After a year, Adonis is pleased that his chickens are still laying eggs, and their production has reached its peak. The demand for eggs remains high, with orders pouring in, particularly from the Metro Manila market. Adonis travels back to his province weekly to collect the eggs and distribute them in Manila. His eggs, known for being naturally grown, are popular among his school community, offices, and schools where he sells them.
“The eggs that I produce are not even enough to supply the demand. In [the] Manila market alone, there are a lot of orders,” he said.
Within a year of investing in chicken farming, Adonis has nearly recovered his initial investment due to the consistent laying of eggs and the high return on investment. His entrepreneurial journey in agriculture continues to thrive, driven by his passion, perseverance, and a growing demand for his products.
In the early stages of raising chickens, Adonis Reyes provided them with commercial feed. However, when the chickens reached four months old, he gradually introduced a modified diet that included natural sources of food such as chopped vegetables, corn bran, and rice. Dr. Maria Asuncion Beltran from Tarlac Agricultural University advised Adonis that all fruits and vegetables can be fed to chickens.
To acquire these fruits and vegetables, Adonis took advantage of the discarded produce at the Camiling public market. He collected and washed them, utilizing them as feed for his chickens. Additionally, he supplemented their diet with malunggay, kangkong, and bamboo leaves. The chickens were free-range, allowing them to roam the area and feed on grass and insects.
Adonis also tried his hand at hog raising, but it was goat and chicken egg farming that truly worked for him. He began to contemplate retiring from teaching, as his love for agriculture grew deeper. Recognizing the vast opportunities in the agricultural sector, he was surprised to find that it was not widely embraced in his locality. Many people hesitated to venture into farming due to perceptions of its arduous nature—long hours of work under the scorching sun.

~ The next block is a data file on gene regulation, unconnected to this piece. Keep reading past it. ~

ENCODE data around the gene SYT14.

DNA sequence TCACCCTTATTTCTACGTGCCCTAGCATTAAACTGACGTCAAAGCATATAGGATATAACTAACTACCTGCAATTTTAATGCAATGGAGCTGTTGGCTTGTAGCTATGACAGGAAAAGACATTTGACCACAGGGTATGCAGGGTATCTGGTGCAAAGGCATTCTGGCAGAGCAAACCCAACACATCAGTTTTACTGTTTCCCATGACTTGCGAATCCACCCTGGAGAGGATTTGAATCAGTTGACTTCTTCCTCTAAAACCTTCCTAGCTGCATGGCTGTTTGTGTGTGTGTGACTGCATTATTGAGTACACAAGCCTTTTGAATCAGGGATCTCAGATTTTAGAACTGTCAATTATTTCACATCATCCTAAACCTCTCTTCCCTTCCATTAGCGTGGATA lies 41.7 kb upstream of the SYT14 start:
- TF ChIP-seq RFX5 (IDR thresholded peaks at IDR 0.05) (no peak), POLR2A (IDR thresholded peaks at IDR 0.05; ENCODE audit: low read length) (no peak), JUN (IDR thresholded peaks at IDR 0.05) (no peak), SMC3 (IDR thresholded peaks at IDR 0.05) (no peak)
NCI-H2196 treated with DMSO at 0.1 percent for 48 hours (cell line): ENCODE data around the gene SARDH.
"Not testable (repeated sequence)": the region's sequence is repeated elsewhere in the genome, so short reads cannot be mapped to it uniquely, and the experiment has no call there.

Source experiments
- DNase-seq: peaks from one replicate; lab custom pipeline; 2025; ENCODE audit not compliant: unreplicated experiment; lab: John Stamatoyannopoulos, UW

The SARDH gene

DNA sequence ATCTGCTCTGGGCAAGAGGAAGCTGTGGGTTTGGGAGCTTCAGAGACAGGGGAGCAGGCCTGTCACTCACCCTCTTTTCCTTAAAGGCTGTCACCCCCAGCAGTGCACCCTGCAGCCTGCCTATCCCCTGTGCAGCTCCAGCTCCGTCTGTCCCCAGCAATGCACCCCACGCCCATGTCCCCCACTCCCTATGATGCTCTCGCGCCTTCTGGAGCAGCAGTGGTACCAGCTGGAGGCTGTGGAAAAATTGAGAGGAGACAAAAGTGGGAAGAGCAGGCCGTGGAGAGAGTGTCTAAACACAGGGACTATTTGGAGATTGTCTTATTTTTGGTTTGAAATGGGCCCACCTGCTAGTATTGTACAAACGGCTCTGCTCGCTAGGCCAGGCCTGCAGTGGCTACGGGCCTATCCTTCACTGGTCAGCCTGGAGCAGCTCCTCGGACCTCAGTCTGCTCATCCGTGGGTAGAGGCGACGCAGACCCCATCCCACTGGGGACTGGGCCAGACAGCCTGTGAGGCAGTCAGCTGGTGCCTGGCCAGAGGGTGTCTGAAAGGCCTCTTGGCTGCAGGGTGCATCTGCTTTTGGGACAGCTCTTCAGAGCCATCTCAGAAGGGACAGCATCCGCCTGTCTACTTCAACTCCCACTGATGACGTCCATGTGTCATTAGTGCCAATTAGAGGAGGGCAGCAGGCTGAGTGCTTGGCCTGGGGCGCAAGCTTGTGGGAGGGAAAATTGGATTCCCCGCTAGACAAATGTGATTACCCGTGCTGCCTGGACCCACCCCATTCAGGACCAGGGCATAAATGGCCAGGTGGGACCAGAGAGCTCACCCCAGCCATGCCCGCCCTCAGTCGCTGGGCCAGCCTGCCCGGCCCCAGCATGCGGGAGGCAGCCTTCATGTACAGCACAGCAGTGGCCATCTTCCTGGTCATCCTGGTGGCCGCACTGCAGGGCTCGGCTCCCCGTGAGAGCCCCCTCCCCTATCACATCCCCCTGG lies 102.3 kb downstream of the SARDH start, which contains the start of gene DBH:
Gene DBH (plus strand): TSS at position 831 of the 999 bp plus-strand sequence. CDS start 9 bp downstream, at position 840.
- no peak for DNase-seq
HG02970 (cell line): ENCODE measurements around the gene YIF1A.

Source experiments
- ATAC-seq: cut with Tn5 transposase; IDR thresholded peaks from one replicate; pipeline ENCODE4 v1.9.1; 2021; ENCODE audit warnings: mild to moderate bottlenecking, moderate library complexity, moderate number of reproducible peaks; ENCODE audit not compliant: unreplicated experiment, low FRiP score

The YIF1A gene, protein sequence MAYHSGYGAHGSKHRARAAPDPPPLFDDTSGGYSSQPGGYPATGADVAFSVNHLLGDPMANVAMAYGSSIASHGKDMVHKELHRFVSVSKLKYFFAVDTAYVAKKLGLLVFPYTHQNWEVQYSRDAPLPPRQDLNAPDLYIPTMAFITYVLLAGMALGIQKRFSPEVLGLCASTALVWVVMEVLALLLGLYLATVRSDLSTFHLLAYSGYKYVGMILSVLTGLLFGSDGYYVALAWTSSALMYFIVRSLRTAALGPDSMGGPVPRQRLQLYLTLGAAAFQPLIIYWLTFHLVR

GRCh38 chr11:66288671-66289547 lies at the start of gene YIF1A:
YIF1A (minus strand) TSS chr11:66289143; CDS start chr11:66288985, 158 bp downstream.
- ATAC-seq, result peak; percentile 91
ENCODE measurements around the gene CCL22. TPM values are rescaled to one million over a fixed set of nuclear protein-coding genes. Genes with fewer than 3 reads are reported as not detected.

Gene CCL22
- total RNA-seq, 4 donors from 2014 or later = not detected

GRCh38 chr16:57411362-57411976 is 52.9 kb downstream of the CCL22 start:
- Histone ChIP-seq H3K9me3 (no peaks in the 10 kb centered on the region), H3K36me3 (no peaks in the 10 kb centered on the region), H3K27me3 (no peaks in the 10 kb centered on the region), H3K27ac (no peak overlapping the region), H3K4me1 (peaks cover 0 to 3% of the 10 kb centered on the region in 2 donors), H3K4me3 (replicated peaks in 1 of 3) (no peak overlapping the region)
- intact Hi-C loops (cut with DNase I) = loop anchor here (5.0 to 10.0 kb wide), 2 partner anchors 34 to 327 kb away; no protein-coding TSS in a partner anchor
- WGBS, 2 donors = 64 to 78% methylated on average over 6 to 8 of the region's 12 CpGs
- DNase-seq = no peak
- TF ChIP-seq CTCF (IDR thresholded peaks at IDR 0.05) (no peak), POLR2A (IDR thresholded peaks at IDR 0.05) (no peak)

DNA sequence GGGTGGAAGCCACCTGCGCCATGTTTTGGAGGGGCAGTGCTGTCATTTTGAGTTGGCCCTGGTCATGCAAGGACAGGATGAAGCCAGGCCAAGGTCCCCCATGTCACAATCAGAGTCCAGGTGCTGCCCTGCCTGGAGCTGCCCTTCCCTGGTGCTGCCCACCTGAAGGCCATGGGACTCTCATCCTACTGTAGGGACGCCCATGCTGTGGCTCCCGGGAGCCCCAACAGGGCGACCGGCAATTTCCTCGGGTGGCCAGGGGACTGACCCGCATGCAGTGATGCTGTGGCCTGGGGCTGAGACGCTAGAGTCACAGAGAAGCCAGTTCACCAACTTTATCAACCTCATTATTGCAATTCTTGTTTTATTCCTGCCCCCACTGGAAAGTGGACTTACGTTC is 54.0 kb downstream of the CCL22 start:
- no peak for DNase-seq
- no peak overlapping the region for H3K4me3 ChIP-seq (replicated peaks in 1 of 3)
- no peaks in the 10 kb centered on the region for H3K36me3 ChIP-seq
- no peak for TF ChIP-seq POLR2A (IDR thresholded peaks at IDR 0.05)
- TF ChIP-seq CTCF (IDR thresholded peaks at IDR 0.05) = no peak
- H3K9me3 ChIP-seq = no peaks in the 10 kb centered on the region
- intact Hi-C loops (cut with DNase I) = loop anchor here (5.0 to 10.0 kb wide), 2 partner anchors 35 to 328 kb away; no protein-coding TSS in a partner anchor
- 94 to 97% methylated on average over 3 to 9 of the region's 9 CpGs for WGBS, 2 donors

Positive Impact on the community
Adonis saw this as an opportunity to reintroduce livestock farming in their agricultural area. He was the first to establish a chicken farm in the vicinity, and he was pleasantly surprised to see others imitating his success in goat farming. What thrilled him most was his ability to assist others. When local farmers needed stud services for their native goats, Adonis offered them for free.
With the establishment of his chicken farm, Adonis had an even greater chance to support his community by creating job opportunities for his neighbors. “Even if my chicken business is still in its early stages, my two caretakers are given an opportunity to have a means of livelihood,” he said. Adonis found fulfillment in not only helping himself but also assisting others.
His motivation extended beyond financial gain. He derived satisfaction from being able to aid those around him. He aspired for his business to grow in the coming years, enabling him to help even more people. As word spread about Adonis’ success in the farming industry, many individuals approached him, expressing their interest in investing in his goat and chicken businesses.